The study was prepared jointly by Save the Children, World Vision and Plan International.
"The overwhelming message from these children is that they are afraid," Pierce said. "This is no way for a child to live."
The situation will worsen soon. Seasonal monsoon rains will begin pounding the refugees' plastic-and-bamboo city in April.


India ‘arrogant’ for canceling rare meeting: Pakistan’s Khan

Updated 31 min 53 sec ago
0

India ‘arrogant’ for canceling rare meeting: Pakistan’s Khan

  • India pulled the plug on a meeting between its foreign minister and her Pakistani counterpart set for next week on the sidelines of a major UN conference, just one day after saying it would go ahead.
  • High-level talks between India and Pakistan are rare.

ISLAMABAD: India’s decision to cancel rare talks with Islamabad was disappointing and “arrogant,” Imran Khan said Saturday, one day after New Delhi accused Pakistan’s prime minister of harboring an “evil agenda.”
India pulled the plug on a meeting between its foreign minister and her Pakistani counterpart set for next week on the sidelines of a major UN conference, just one day after saying it would go ahead.
The foreign ministry in New Delhi blamed the about-face on recent actions that had revealed Pakistan’s “evil agenda” and the “true face” of Khan, who hit back on Twitter Saturday.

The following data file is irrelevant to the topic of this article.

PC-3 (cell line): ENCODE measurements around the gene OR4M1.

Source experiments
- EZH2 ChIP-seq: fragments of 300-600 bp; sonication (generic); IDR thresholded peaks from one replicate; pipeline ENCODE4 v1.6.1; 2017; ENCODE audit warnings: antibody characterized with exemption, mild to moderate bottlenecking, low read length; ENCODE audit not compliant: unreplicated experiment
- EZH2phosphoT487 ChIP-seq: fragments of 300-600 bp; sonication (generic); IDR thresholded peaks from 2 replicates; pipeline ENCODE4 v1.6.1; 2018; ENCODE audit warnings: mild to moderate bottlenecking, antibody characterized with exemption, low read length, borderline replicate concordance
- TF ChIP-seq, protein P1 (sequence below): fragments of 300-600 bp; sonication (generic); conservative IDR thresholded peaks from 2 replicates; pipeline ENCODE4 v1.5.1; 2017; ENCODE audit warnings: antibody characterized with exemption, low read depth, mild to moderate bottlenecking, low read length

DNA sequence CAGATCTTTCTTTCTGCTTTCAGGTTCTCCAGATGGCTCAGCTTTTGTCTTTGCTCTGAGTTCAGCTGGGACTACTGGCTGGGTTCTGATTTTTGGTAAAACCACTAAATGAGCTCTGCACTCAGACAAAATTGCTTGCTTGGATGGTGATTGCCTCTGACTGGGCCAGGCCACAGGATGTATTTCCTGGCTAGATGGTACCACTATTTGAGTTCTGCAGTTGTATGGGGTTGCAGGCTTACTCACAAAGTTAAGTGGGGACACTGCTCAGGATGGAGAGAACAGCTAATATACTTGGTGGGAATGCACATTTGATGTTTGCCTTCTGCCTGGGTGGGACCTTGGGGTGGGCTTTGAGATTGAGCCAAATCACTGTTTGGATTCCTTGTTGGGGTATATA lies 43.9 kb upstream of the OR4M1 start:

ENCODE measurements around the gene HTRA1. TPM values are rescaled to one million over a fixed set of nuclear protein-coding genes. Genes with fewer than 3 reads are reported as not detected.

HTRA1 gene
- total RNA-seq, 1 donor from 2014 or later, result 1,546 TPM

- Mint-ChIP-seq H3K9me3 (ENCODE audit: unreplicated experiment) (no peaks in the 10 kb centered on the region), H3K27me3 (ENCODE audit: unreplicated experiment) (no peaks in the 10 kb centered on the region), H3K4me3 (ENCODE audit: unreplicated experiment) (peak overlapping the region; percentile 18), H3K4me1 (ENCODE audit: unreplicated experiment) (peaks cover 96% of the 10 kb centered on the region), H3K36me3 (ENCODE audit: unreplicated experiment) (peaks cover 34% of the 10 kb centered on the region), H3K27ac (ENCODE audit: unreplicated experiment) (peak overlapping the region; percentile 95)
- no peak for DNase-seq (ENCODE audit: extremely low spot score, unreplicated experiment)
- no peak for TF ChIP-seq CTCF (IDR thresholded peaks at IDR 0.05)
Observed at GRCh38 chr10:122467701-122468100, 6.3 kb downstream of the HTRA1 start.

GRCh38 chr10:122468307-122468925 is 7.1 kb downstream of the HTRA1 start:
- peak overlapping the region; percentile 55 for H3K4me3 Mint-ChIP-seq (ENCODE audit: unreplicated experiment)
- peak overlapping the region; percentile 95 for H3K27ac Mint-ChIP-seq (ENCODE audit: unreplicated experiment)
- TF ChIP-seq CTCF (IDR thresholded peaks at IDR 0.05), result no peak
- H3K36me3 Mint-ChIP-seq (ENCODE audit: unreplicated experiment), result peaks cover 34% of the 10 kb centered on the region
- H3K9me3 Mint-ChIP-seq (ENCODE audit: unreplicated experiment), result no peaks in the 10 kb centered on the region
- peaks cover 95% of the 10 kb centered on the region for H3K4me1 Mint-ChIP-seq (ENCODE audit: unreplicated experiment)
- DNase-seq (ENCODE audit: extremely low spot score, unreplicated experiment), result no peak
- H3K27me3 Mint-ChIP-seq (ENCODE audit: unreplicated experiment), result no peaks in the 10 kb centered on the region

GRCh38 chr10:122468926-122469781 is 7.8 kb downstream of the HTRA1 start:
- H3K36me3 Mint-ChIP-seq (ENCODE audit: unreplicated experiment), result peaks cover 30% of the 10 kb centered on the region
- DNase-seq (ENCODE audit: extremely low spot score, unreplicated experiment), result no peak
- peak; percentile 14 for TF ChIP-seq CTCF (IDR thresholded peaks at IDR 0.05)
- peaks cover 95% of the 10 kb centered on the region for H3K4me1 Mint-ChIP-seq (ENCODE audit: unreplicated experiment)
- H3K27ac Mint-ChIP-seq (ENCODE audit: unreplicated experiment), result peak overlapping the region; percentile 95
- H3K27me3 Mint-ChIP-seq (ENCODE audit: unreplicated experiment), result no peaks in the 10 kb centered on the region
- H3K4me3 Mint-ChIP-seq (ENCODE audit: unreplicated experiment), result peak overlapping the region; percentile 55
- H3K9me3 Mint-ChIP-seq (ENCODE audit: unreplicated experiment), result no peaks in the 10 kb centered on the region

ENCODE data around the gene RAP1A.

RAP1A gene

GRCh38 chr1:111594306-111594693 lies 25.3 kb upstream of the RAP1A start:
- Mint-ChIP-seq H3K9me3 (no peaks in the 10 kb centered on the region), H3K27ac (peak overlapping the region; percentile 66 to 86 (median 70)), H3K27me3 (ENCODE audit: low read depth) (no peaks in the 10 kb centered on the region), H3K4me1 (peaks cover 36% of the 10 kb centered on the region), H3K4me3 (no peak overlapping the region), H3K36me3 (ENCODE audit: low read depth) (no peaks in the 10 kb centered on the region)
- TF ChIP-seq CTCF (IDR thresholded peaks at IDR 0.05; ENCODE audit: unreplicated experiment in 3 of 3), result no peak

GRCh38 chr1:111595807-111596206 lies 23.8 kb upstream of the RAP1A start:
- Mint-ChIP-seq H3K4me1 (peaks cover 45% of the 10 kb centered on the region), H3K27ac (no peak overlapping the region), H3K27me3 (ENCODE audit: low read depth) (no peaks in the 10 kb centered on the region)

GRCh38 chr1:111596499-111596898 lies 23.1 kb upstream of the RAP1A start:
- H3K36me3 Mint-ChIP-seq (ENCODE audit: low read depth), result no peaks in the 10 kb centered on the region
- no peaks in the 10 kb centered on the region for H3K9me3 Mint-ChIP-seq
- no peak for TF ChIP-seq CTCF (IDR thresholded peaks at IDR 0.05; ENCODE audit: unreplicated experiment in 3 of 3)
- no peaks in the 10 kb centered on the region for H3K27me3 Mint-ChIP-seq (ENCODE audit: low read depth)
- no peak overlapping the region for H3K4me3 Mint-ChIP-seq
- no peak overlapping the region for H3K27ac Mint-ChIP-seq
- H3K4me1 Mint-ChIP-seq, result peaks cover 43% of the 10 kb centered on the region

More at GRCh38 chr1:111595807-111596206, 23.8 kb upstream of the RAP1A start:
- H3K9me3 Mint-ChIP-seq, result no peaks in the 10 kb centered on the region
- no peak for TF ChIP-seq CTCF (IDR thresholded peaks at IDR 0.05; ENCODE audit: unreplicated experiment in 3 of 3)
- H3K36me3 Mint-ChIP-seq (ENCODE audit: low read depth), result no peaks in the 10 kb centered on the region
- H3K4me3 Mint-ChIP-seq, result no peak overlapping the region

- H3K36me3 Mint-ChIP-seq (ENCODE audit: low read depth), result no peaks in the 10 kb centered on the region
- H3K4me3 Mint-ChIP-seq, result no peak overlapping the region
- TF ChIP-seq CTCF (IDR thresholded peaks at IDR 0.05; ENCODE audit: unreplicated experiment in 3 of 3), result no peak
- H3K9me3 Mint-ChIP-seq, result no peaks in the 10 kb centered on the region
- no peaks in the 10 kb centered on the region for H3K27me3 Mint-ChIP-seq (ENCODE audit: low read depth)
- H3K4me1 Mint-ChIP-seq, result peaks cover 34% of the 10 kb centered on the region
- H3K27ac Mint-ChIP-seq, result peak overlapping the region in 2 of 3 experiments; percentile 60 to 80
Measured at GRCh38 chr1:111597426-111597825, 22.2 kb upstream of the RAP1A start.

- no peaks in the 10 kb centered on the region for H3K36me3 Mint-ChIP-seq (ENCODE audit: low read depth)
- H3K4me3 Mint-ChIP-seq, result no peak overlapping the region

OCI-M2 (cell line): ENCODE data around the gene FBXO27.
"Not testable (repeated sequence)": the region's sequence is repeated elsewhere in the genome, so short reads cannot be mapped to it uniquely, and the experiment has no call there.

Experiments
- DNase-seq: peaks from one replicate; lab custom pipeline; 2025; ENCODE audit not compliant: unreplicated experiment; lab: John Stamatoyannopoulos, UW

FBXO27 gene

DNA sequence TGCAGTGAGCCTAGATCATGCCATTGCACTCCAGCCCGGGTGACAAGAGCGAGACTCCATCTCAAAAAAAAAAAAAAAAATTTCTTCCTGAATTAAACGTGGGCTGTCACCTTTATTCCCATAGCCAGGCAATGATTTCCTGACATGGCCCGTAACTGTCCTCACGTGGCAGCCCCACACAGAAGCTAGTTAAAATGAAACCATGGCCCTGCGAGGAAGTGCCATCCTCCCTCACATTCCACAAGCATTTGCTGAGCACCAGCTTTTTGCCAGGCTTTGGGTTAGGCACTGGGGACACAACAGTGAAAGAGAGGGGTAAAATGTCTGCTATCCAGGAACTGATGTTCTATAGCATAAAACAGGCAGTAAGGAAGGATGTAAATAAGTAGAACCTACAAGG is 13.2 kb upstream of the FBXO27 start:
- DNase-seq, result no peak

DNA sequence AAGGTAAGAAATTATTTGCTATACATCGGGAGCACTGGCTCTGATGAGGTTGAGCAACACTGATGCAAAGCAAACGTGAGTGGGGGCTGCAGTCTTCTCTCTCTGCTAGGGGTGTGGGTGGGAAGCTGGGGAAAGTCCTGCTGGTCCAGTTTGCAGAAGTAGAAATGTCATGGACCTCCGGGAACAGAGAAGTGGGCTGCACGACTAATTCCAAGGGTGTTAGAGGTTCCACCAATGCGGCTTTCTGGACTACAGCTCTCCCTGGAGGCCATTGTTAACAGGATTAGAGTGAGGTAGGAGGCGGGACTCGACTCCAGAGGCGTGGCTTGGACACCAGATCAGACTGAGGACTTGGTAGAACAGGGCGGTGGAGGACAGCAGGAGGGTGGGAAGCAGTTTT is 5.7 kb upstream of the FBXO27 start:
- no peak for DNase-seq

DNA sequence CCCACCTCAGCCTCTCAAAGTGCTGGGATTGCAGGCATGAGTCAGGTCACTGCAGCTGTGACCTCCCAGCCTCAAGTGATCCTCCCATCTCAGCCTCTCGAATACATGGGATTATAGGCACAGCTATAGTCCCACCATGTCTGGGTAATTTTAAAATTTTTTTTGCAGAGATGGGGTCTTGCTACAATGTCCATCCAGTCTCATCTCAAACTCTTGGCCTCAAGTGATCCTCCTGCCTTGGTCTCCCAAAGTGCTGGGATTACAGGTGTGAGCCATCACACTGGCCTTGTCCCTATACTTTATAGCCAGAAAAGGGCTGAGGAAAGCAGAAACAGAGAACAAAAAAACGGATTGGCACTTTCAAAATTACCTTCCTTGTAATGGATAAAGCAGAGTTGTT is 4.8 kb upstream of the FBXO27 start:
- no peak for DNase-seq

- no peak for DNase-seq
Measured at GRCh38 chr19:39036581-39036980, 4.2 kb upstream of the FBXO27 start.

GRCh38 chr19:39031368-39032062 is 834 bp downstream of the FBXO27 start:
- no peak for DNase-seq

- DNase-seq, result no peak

“Disappointed at the arrogant & negative response by India to my call for resumption of the peace dialogue,” he wrote.
“However, all my life I have come across small men occupying big offices who do not have the vision to see the larger picture.”
New Delhi said it canceled the talks after the “latest brutal killings of our security personnel by Pakistan-based entities” and the recent release of a series of Pakistani postage stamps “glorifying a terrorist and terrorism.”
India did not specify which killings it was referring to in its statement, but earlier this week, an Indian border guard in the disputed territory of Kashmir was killed and his body mutilated.
Three policemen were then found dead on Friday after being abducted in Indian-administered Kashmir.
Pakistan also recently issued postage stamps of Burhan Wani, a charismatic Kashmiri militant commander killed by Indian troops in July 2016, whose death sparked a wave of violent protests in the territory.
India has long accused Pakistan of arming rebel groups in Kashmir, a Himalayan territory divided between the two countries but claimed in full by both.
In a statement from its foreign office, Pakistan said Friday it had “nothing to do with” the deaths, accusing India of spreading “motivated and malicious propaganda.”
The meeting in New York between Indian Foreign Minister Sushma Swaraj and Pakistan’s Shah Mehmood Qureshi — on the sidelines of the annual UN General Assembly debate — was only confirmed on Thursday.
It came after Khan wrote to his Indian counterpart Narendra Modi calling for a resumption of talks between the nuclear-armed foes.
High-level talks between India and Pakistan are rare. Indian media described the meeting would have been the first in nearly three years.